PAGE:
Laila Riazi
Comparative Literature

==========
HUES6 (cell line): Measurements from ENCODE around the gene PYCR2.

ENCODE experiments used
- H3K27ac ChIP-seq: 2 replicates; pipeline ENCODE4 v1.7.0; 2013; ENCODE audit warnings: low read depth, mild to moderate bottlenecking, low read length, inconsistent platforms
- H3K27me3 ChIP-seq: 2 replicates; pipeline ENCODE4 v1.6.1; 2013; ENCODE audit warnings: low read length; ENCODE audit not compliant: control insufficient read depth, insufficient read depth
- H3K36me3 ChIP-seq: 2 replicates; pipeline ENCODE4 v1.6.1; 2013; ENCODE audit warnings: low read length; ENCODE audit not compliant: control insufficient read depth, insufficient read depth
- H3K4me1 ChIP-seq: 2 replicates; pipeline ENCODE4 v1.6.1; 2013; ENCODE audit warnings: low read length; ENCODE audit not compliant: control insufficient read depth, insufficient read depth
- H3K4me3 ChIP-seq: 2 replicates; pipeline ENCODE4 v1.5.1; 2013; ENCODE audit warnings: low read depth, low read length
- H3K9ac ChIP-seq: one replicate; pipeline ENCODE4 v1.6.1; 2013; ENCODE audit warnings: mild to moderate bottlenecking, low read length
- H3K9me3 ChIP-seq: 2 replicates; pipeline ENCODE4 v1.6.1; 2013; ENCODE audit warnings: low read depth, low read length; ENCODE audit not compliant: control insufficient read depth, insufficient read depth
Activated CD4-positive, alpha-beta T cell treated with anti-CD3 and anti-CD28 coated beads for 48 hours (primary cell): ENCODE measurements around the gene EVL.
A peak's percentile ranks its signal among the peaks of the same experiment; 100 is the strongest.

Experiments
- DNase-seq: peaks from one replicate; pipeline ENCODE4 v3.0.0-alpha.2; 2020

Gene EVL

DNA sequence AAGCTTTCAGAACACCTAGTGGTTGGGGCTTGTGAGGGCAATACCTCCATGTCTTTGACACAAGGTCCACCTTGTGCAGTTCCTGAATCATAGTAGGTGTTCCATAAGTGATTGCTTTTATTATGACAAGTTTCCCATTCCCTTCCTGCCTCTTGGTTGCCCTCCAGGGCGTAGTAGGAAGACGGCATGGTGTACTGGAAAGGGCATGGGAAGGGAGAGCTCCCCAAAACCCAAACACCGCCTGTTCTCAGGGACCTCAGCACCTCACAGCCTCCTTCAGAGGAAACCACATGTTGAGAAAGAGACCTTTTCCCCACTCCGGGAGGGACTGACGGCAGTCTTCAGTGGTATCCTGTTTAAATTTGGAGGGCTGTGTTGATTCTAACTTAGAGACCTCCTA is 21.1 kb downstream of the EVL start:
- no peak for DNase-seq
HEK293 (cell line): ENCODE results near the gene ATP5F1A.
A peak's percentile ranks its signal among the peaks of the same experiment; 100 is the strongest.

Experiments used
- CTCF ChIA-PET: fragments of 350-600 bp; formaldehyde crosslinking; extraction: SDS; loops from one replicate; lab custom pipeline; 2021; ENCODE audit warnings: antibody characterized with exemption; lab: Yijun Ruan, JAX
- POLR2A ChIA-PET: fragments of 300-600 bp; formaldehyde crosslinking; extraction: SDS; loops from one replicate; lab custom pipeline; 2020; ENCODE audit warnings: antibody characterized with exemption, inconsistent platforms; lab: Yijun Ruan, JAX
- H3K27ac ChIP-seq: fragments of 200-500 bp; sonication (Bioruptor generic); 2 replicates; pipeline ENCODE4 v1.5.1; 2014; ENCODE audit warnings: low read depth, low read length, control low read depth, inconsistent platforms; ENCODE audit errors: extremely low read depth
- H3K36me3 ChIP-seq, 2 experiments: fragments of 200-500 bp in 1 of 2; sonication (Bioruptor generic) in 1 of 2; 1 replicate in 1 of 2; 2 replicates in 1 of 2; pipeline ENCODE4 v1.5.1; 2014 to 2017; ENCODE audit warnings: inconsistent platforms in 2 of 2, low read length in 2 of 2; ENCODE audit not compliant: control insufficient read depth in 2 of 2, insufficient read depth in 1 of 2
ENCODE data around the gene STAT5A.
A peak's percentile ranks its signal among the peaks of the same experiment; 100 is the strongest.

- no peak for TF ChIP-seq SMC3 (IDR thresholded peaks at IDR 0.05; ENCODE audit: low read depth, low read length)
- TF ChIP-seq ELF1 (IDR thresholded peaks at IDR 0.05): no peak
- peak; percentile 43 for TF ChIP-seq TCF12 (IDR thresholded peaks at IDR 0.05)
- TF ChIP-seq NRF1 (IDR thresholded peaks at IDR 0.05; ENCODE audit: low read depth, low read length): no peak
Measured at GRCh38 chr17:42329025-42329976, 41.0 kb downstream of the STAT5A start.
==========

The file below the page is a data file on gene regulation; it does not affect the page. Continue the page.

Laila Riazi is a Ph.D. Candidate in Comparative Literature and the Program in Critical Theory. Her dissertation, “War Without Now: On the Counter-histories of Violence” recovers some aesthetic practices that address themselves to ongoing militarization and its afterlives throughout the first and second Gulf Wars. Beginning from a post-Cold War moment that saw the reinvigoration of racial terror and neocolonial and techno-military domination in the Middle East, her project reckons with hegemonic modes of accounting for war—whether through official body counts, embedded reporting, or aerial imagery—and asks how specific forms of political and environmental violence are otherwise figured. Through readings of literary and visual texts, but also diaries and dream records, political speeches and journalistic accounts, her dissertation brings together the material history of contemporary militarism with the poetic and rhetorical forms by which it is both lived and contested. More broadly, Laila’s research and teaching focuses on anticolonial/decolonial modes of inquiry, political struggle and aesthetic expression; transnational and postcolonial cultures, mostly by way of Arabophone, Anglophone, and Francophone writing; the temporality of environmental violence and loss; and psychoanalysis, clinical and theoretical. Currently she co-coordinates the Townsend Center Working Group on Psychoanalysis with Uttara Chaudhuri and serves as assistant at the Berkeley Psychoanalytic Society.